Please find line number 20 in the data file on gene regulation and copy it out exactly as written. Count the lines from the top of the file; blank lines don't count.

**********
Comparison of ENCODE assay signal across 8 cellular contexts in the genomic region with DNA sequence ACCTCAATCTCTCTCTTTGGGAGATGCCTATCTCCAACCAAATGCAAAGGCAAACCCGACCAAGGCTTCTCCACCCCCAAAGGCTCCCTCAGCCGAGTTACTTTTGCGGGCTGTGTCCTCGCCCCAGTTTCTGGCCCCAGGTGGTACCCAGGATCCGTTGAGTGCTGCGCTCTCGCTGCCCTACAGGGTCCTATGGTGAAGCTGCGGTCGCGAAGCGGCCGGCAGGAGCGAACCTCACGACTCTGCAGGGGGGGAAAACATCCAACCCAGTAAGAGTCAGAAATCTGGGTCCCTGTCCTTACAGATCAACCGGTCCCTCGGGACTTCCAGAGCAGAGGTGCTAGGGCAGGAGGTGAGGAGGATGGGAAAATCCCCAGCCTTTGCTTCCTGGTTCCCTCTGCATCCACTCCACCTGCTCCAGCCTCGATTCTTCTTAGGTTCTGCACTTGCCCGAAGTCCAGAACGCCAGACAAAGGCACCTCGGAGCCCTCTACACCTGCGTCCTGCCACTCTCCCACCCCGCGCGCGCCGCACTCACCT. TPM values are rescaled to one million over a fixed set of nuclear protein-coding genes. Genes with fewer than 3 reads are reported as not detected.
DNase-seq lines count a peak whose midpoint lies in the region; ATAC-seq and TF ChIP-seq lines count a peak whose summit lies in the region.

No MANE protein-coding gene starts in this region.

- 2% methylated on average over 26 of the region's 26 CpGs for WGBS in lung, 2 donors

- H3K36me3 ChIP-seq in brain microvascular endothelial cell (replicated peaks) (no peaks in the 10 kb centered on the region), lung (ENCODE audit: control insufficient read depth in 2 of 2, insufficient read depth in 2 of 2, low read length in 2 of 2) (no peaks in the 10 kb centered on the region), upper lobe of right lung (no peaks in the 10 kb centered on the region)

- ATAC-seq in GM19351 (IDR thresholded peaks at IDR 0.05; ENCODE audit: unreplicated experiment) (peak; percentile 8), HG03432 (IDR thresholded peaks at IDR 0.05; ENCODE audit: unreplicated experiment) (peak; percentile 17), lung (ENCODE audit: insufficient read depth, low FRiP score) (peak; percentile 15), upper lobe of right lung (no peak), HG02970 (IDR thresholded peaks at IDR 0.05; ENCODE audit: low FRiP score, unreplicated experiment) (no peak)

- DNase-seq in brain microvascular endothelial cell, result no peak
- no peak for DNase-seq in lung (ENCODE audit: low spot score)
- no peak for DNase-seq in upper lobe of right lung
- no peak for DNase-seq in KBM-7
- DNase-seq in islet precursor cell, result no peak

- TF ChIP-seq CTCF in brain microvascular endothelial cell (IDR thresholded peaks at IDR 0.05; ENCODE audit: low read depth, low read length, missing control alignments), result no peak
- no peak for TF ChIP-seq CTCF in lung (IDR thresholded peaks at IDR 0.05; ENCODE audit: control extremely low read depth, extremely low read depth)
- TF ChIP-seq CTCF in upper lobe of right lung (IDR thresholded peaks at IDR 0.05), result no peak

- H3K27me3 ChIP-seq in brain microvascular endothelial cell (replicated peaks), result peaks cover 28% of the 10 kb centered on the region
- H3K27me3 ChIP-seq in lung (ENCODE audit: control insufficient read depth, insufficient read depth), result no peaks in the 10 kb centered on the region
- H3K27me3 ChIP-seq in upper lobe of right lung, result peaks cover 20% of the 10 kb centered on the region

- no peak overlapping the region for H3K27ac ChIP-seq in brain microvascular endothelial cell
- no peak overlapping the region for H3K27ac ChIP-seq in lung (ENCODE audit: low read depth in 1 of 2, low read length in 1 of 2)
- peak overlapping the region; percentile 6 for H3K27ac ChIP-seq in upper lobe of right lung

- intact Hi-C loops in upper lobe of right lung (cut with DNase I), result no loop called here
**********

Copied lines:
- peak overlapping the region; percentile 6 for H3K27ac ChIP-seq in upper lobe of right lung